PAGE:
When I read that China is using military force against its neighbours and its own citizens, I know I’m in for a real-life version of the “bitter ironic” trope.
For many of us, this is a way of life.
In the years since the United States-led invasion of Iraq in 2003, we’ve seen our governments and military grow more powerful, more powerful than we ever imagined, and more powerful still.
We’ve seen the world become more dangerous, more violent and more divided, and we’ve watched our leaders try to use force to make the world safe for the next generation.
It’s a world that we have become accustomed to.
We know that our governments are supposed to defend us, that our leaders are supposed the same, and that we must respect them.
But we also know that we don’t have to take our leaders’ word for it, and so we are seeing more and more instances where the “rules of the game” have been violated.
This week in Vancouver, for example, Canadian military personnel were accused of violating the rules of engagement by invading a peaceful refugee camp in Myanmar.
This is a place where the Canadian government has worked for years to stop the violence, which has resulted in thousands of civilian deaths.
The military in Canada is not acting to protect the refugees.
This attack on the camps is an act of war.
The United States is not intervening to protect Rohingya refugees.
China is not using military power to enforce its Communist ideology.
But what we are witnessing is an attack on our very core values and beliefs.
Our freedoms are under attack and our ideals are being challenged.
The idea that we should protect refugees and our allies from threats from outside our borders is a powerful one.
It has been in the news a lot lately, but it’s important to understand that it’s not just our values that are under assault.
We are seeing the rise of an “aggressive and assertive” world, one where people feel that their own security and safety is at risk.
When you see the militarization of Canada, it’s often because the Harper government has decided that it is in their best interest to keep people in the dark about their government’s activities.
The Trudeau government is doing the same thing.
They want people to be too scared to speak out.
This fear of speaking out is one reason that Canada is one of the most peaceful countries in the world.
We’re also one of Canada’s most peaceful nations.
We have no major conflicts or national-security threats.
We never invade each other, we never invade the U.S., we never attack one another.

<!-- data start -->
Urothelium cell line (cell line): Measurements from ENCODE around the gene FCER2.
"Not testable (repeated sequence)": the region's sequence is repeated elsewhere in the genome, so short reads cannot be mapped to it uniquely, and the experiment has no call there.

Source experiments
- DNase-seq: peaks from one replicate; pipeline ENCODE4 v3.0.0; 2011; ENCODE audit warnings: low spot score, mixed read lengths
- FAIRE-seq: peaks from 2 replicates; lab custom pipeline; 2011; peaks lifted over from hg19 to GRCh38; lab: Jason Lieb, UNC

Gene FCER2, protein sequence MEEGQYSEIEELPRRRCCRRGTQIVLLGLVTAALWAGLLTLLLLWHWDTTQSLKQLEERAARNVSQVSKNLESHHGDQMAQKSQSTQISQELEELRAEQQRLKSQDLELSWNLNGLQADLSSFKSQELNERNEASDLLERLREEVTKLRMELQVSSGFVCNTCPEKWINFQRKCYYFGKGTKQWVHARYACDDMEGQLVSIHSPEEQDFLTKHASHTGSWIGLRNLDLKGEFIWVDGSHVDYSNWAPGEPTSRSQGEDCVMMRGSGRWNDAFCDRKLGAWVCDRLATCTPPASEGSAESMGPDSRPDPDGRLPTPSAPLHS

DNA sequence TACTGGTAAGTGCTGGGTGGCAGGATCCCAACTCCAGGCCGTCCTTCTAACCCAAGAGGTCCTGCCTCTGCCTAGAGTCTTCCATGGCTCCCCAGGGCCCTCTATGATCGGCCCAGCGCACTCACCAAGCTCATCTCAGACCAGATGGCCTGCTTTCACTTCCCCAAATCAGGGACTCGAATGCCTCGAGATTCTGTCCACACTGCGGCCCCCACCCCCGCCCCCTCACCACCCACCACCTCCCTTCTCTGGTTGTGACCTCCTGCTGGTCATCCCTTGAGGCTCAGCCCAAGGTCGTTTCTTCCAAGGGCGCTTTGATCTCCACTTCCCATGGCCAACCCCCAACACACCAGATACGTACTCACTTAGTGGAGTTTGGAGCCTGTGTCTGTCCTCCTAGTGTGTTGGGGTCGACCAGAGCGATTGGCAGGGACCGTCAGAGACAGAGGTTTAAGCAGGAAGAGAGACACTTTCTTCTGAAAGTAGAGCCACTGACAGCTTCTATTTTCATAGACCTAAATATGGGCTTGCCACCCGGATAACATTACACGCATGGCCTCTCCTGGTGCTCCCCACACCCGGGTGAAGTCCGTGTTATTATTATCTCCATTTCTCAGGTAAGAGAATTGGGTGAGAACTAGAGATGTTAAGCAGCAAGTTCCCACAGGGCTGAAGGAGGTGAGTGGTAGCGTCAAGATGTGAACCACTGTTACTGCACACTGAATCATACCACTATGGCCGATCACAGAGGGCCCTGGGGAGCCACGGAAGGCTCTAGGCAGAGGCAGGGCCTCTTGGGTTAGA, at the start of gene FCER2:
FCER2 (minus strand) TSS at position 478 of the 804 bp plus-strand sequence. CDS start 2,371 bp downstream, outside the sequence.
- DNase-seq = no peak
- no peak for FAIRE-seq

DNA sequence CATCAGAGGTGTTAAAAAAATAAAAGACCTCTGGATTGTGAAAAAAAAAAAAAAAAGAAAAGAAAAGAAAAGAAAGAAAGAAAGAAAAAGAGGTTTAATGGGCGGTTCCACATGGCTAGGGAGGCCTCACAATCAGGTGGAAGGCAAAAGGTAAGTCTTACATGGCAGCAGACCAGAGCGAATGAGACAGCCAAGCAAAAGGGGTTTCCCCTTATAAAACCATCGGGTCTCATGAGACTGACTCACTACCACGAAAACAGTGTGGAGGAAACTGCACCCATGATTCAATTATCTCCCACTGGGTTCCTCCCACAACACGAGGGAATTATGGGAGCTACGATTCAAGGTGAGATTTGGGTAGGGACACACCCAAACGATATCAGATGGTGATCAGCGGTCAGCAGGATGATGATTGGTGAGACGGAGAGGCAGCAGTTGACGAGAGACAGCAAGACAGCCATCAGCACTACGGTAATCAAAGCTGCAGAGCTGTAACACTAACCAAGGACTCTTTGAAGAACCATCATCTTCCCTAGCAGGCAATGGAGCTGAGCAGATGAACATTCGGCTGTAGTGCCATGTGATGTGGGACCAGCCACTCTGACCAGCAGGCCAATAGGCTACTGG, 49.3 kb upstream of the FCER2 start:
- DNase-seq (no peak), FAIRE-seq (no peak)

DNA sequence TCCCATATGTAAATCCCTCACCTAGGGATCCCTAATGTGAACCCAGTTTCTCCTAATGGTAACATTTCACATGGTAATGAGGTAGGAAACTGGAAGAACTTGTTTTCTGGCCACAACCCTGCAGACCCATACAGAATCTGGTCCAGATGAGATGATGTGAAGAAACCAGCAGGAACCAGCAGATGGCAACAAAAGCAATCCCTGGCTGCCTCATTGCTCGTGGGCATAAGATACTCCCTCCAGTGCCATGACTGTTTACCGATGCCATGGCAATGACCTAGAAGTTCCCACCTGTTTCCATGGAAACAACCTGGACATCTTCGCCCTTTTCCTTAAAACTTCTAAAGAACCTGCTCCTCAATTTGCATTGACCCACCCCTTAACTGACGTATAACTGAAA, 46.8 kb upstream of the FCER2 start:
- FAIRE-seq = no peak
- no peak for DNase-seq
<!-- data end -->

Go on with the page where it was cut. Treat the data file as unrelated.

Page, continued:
Our allies are not threatening us, they’re not invading us, and they don’t attack us.
In fact, our government has been so open and honest about its actions that it has made it clear that Canada would not engage in military action if we needed to do so.
And yet, this week, the Harper administration sent a letter to Canada’s parliamentary intelligence committee, saying that the Harper Conservatives are prepared to use military force if necessary to protect Canadian interests abroad.
And if it is necessary to defend Canada from threats, then why would we hesitate to use the military to do it?
If the Trudeau government was truly concerned about the security of Canadians, they would be sending the letter directly to our parliamentarians.
Instead, the Trudeau administration has decided to use its political position as prime minister to send a letter without even giving their MPs a chance to read it.
The Harper government is sending a letter with little more than the title “Dear Members of Parliament,” and then, without any indication that this letter is intended to be addressed to members of Parliament, it directs the members of parliament to respond to the letter in a way that is not only partisan, but also likely to hurt Canadians who are concerned about our national security.
The letter is not just an attempt to intimidate and silence our members of the legislature.
It is a cynical attempt to silence them.
The Conservative government is taking a position that is so far outside the mainstream that it risks making Canadians more fearful of speaking up.
In other words, the letter is a thinly veiled attempt to undermine the very democratic process that the Canadian political system relies on to protect Canadians from threats and intimidation.
The government’s response to this letter has made Canadians question whether or not the Harper Conservative government cares about the safety of its citizens and its allies in Canada.
This letter comes in the midst of another letter the Trudeau Government sent to Parliament, in which the Conservatives accuse the Liberals of taking the “wrong approach” to addressing the threat of global terrorism and calling for the creation of a “war room” in Ottawa.
This message was designed to sow the seeds of distrust between Canadians and our government, and it has also been widely criticized for being so vague and vague that it actually threatens the credibility of the Trudeau Liberals in the eyes of Canadians.
In a recent interview with Global News, Minister of National Defence Peter MacKay stated that he would